Purging After Eating
Been there done that: purging after eating, that is. I had bulimia for about 18 months in my late twenties. Back then my binge-eating was in full force and I thought that purging (a more genteel word for “vomiting”) was such a clever idea to combat overeating. This was long before the word bulimia came on the scene. No one I knew purged and I don’t recall reading anything about its health dangers. I suppose there was less shame attached to it because there was no big fuss made about it. But somehow I knew it was wrong or, at least, something I didn’t want to be doing.
I finally confessed to a friend who knew about my ongoing struggles with food that I was also vomiting (let’s call it what it is), and she very caringly insisted that I find myself a therapist post haste. I think I told her because I was ready to give up those behaviors. Therapy helped enormously (of course, there was no such thing as an eating disorder therapist back then) and I was able to give up vomiting which started me on the path to resolving my distorted relationship with food.
Although I thought back then that my problem was my love of food, instead it had two other roots. I was eating too much of all foods and consuming way too many non-nutritious ones. I understand now that the problem was about emotions all along. Call it stress or distress, not knowing how to manage normal emotions effectively and turning to food for relief was a serious problem. The second component was an internal pressure to not gain weight. Even in the late Seventies, the pressure was on to be thin.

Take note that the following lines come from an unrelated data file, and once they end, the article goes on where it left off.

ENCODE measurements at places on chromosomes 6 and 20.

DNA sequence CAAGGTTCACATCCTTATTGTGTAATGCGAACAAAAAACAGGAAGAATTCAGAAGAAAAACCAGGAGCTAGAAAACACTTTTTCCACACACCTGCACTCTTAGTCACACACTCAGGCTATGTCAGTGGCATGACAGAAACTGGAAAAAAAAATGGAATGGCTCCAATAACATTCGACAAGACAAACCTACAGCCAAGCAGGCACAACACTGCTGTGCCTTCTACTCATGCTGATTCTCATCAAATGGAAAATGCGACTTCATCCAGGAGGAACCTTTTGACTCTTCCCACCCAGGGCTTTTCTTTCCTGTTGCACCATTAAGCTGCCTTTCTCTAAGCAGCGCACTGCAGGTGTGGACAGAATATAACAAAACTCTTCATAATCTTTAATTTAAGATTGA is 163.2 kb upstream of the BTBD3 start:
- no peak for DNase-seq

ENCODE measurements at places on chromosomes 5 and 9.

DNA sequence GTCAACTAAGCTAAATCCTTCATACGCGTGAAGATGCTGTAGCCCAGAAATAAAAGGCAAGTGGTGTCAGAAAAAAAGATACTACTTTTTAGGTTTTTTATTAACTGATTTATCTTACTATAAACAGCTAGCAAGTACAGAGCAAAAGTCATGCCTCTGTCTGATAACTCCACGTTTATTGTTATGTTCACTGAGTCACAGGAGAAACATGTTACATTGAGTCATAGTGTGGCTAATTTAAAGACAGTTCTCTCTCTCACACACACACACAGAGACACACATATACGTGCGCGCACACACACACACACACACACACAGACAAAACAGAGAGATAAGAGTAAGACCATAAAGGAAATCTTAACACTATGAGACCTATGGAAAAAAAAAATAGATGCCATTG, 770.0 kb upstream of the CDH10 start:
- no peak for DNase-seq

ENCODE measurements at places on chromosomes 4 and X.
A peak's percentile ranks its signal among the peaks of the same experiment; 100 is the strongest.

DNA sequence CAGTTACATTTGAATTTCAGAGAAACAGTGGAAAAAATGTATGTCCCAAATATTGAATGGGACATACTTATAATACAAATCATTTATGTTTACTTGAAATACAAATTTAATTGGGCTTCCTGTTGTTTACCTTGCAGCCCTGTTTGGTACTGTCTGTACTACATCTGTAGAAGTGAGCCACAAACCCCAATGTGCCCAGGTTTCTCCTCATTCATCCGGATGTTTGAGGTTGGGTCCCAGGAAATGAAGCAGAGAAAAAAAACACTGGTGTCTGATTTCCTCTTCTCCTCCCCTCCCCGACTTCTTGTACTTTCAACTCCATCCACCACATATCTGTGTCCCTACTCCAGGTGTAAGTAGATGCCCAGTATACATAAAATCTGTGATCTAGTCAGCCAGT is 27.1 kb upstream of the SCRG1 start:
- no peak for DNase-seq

Back in the heyday of my food dysfunction, there was no instruction manual on how to recover from bulimia. There were only a handful of books on overeating! When I work with clients now on bingeing and vomiting, I stress that both, rather than being shameful behaviors, are merely solutions to problems. The issue is not having skills to handle emotions or having skills and not using them, disbelieving that emotional eating and vomiting don’t hurt us mentally or physically, and focusing on weight over health.
If you vomit due to eating, please take to heart that by finding and practicing better ways of handling your feelings, you will stop doing so. The key is to avoid setting yourself up to vomit which means reading books on emotional eating, stress management, building inner resources, and relaxation. Getting help is key. There’s no need to suffer shame as bulimia is now a common condition. Nothing good will come of your dysfunctional relationship with food. But recovery offers you a whole new life of becoming a “normal” eater and taking the excellent care of yourself you deserve.